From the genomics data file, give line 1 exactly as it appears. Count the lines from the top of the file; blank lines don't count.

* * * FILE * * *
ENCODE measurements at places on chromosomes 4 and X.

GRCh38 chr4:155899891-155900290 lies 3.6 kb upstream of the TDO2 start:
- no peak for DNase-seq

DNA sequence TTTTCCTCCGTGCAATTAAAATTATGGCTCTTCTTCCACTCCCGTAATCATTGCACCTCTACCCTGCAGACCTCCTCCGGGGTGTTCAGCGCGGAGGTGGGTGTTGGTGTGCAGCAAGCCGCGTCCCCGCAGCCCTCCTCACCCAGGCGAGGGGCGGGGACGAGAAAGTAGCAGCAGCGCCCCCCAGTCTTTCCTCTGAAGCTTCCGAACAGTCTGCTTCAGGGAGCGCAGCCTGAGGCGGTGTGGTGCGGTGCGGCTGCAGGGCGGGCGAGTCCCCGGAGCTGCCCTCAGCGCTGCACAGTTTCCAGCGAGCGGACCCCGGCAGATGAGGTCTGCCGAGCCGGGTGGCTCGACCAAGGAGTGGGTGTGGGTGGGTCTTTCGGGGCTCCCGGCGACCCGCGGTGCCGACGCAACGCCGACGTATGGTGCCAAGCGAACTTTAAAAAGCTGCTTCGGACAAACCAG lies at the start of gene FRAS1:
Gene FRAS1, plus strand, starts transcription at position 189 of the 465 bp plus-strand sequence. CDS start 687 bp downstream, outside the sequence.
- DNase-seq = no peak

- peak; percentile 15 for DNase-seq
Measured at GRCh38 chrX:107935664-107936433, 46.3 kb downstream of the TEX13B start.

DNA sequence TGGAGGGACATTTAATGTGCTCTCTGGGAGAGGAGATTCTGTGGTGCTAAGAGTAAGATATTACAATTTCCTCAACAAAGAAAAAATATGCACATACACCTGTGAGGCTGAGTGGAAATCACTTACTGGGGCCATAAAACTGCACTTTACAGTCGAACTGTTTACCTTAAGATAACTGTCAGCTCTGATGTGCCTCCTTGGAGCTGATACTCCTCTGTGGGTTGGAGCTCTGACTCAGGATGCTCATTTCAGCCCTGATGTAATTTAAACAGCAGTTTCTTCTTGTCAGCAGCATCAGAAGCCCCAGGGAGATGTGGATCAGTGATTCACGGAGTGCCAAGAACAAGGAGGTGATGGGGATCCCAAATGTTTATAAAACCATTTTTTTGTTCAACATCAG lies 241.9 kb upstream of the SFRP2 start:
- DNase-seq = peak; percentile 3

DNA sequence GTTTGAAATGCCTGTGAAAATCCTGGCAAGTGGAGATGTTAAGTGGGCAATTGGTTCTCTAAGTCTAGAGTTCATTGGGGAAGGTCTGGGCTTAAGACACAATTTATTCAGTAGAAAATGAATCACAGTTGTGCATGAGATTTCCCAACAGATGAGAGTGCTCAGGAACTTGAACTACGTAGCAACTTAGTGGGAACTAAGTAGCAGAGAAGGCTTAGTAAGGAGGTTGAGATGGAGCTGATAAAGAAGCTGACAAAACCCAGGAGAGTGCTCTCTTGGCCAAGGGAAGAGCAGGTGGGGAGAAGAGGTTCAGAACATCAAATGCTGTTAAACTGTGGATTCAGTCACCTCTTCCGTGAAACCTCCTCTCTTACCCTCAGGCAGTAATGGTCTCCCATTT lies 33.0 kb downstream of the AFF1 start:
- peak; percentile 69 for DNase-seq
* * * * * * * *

ENCODE measurements at places on chromosomes 4 and X.